Caste identities in Delhi Assembly stay uniform
One aspect of the Aam Aadmi Party(AAP)’s strength lies in its ability to mobilise across caste and classes in Delhi and to provide access to public goods and services without discriminating any particular group or community. There is an electoral premium in India for chief ministers and government who do not engage in community-based targeting at the exclusion of certain groups.
In fairness, this has been a feature of Delhi politics for long. In his book on Delhi politics before the AAP (Changing Electoral Politics in Delhi: From Caste to Class, 2013), Sanjay Kumar details how major parties’ support bases have always cut across social and economic cleavages, poorer segments of various castes voting preferentially for the Congress and more affluent segments of various groups voting preferentially for the Bharatiya Janata Party (BJP).
The question this article asks is whether the inclusive character of Delhi politics, and of the AAP in particular, extends to political representation and, therefore, to Delhi’s political class. To answer that question, we look at caste data about MLAs and candidates to state elections, collected by the Trivedi Centre for Political Data.
An upper caste dominated landscape
Upper castes make up roughly 30 to 35% of Delhi’s voting population and since 1993, have held on average 45% of the seats in the Assembly. Their representation briefly declined to 37% in 2008, in the third term of Sheila Dixit, but surged again in subsequent elections, alongside the rise of the AAP.
Among them, Brahmins represent the largest chunk of MLAs, around 15% of the seats. Banias come second and Punjabi Khatri, more associated with the BJP, third.
Among the intermediate castes and the OBCs, only three groups find representation, to the exclusion of every other backward group. Jats frequently make up above 10% of the seats while Gujjars and Yadavs roughly constitute another 10%.
Muslims’ representation is stable, owing to their geographical concentration in a limited number of seats, and SC representation does not go beyond the number of seats mandated by quotas. Sikhs’ presence in the assembly has fluctuated through time.
In the current assembly, half of the assembly’s 70 MLAs belong to the upper castes. 40% of the AAP’s MLAs are upper caste and of the eight BJP MLAs, all but one are upper castes. Besides SC MLAs, Banias represent the second largest group of MLAs, well represented within the AAP and the BJP. Jats follow with 13% of the seats.
A comparison of the caste distribution of the three main parties’ candidates reveal some variations. Nearly one AAP candidate out of four was Brahmin, against 15% for both the BJP and Congress. The Congress and the BJP fielded more Punjabi candidates (mostly Punjabi Khatris), while those did not find much representation on the AAP’s candidates list (6%).
The three parties nominated similar number of Jats (around 15%) and Gujjars (3-5%). Yadavs did not find much place in the BJP roster. Both Congress and AAP nominated five Muslim candidates.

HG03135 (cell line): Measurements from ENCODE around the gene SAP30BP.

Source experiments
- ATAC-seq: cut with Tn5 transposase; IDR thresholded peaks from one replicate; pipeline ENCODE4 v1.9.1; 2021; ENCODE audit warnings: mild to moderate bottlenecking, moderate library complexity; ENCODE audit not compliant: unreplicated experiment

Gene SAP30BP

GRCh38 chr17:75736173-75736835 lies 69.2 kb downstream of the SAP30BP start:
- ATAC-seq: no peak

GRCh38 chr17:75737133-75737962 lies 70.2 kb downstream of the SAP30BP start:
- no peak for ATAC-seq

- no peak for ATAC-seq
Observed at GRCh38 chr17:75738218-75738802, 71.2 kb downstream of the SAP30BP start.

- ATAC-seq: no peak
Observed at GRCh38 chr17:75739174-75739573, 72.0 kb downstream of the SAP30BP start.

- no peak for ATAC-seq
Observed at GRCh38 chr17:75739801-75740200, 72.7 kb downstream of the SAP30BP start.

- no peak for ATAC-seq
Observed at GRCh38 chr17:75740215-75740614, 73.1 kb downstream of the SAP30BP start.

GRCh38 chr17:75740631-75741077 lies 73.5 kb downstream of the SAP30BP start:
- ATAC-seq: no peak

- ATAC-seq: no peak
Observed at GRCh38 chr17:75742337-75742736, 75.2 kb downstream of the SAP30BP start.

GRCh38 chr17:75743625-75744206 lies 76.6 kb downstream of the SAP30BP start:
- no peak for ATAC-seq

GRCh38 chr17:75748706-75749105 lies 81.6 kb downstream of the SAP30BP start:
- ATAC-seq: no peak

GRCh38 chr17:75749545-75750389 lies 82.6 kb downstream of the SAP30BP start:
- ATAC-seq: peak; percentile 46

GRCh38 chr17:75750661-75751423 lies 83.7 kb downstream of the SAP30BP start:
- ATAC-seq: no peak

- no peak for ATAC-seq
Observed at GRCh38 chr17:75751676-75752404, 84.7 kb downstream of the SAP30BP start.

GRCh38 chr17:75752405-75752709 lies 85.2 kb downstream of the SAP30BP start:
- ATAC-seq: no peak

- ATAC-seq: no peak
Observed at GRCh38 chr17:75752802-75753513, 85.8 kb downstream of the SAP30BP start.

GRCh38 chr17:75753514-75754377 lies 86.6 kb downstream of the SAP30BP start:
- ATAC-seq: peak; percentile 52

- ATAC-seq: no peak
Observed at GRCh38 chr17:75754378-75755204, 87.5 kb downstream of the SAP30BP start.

What is the significance of these descriptive statistics, particularly in a state that is not reputed for divisive caste-based politics?
The first observation one can make is that all the groups represented in the assembly are groups that have some demographic importance in the city. Delhi has a large population of upper castes and pockets of concentration of various communities in various parts of the city.
That being said, all these groups are somewhat over-represented by virtue of the exclusion of every other group. Many inhabitants and aspiring politicians in Delhi do not belong to any of these particular groups or castes and find no place in major party politics.
Third, when parties claim to not discriminate or differentiate between candidates on the basis of caste, it tends to produce assemblies that are heavily skewed in favour of traditional elites or of traditionally dominant groups, such as Jats, for instance.
It is particularly visible among the AAP candidates, nearly half of whom being upper caste and nearly half of that half being Brahmins. The caste agnosticism professed by the AAP comes along a representation heavily skewed towards traditional elites.
So, on the one hand, it is well known that the AAP, as a party, has adapted itself to the political and demographic landscape of Delhi and considers caste an important factor in candidate selection. Demography matters, as indicated by the fact that a comparison of the caste identity of MLAs in 2008 and 2020 reveals that the current and then representatives belong to the exact same caste in 52 seats. If one looks at the 43 seats the Congress won in 2008, 30 of the current AAP MLAs in those seats belong to the same caste category.
In other words, the AAP rose by emulating the caste strategies of its opponents, by reproducing their sociology, and even added a greater extent of upper caste preferentialism by advocating caste blindness. This is part of the process of the AAP becoming a conventional Delhi party, rather than an organisation disrupting the rules of the electoral game.
Gilles Verniers is Assistant Professor of Political Science at Ashoka University, Co-Director of the Trivedi Centre for Political Data and Senior Visiting Fellow, Centre for Policy Research. Basim U Nissa is Research Fellow at TCPD. Data collected by Basim U Nissa during the campaign.